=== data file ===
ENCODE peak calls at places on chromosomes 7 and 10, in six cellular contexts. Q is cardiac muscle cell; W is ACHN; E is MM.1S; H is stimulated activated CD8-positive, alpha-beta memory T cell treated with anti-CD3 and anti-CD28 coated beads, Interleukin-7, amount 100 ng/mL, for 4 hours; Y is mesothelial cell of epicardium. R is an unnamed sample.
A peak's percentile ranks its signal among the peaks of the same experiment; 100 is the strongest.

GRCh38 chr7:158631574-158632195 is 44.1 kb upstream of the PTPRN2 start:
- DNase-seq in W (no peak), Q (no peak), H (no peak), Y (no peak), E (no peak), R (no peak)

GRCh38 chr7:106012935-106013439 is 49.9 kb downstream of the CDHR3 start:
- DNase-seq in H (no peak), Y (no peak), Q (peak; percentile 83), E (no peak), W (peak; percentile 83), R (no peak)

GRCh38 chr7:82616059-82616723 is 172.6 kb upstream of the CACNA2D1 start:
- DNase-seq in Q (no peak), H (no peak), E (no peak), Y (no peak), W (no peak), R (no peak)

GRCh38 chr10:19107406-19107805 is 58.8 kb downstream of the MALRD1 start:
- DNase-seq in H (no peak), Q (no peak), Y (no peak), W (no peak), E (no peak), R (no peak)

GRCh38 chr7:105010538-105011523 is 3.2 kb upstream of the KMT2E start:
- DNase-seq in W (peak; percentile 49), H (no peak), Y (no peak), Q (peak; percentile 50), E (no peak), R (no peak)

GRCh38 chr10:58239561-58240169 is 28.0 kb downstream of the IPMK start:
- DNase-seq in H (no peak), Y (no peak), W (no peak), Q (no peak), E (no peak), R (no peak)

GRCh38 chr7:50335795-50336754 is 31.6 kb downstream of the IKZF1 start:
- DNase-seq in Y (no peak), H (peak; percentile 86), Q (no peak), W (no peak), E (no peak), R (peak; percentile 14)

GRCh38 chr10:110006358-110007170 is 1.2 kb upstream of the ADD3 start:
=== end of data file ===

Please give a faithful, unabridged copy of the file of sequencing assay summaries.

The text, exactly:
ENCODE peak calls at places on chromosomes 7 and 10, in six cellular contexts. Q is cardiac muscle cell; W is ACHN; E is MM.1S; H is stimulated activated CD8-positive, alpha-beta memory T cell treated with anti-CD3 and anti-CD28 coated beads, Interleukin-7, amount 100 ng/mL, for 4 hours; Y is mesothelial cell of epicardium. R is an unnamed sample.
A peak's percentile ranks its signal among the peaks of the same experiment; 100 is the strongest.

GRCh38 chr7:158631574-158632195 is 44.1 kb upstream of the PTPRN2 start:
- DNase-seq in W (no peak), Q (no peak), H (no peak), Y (no peak), E (no peak), R (no peak)

GRCh38 chr7:106012935-106013439 is 49.9 kb downstream of the CDHR3 start:
- DNase-seq in H (no peak), Y (no peak), Q (peak; percentile 83), E (no peak), W (peak; percentile 83), R (no peak)

GRCh38 chr7:82616059-82616723 is 172.6 kb upstream of the CACNA2D1 start:
- DNase-seq in Q (no peak), H (no peak), E (no peak), Y (no peak), W (no peak), R (no peak)

GRCh38 chr10:19107406-19107805 is 58.8 kb downstream of the MALRD1 start:
- DNase-seq in H (no peak), Q (no peak), Y (no peak), W (no peak), E (no peak), R (no peak)

GRCh38 chr7:105010538-105011523 is 3.2 kb upstream of the KMT2E start:
- DNase-seq in W (peak; percentile 49), H (no peak), Y (no peak), Q (peak; percentile 50), E (no peak), R (no peak)

GRCh38 chr10:58239561-58240169 is 28.0 kb downstream of the IPMK start:
- DNase-seq in H (no peak), Y (no peak), W (no peak), Q (no peak), E (no peak), R (no peak)

GRCh38 chr7:50335795-50336754 is 31.6 kb downstream of the IKZF1 start:
- DNase-seq in Y (no peak), H (peak; percentile 86), Q (no peak), W (no peak), E (no peak), R (peak; percentile 14)

GRCh38 chr10:110006358-110007170 is 1.2 kb upstream of the ADD3 start: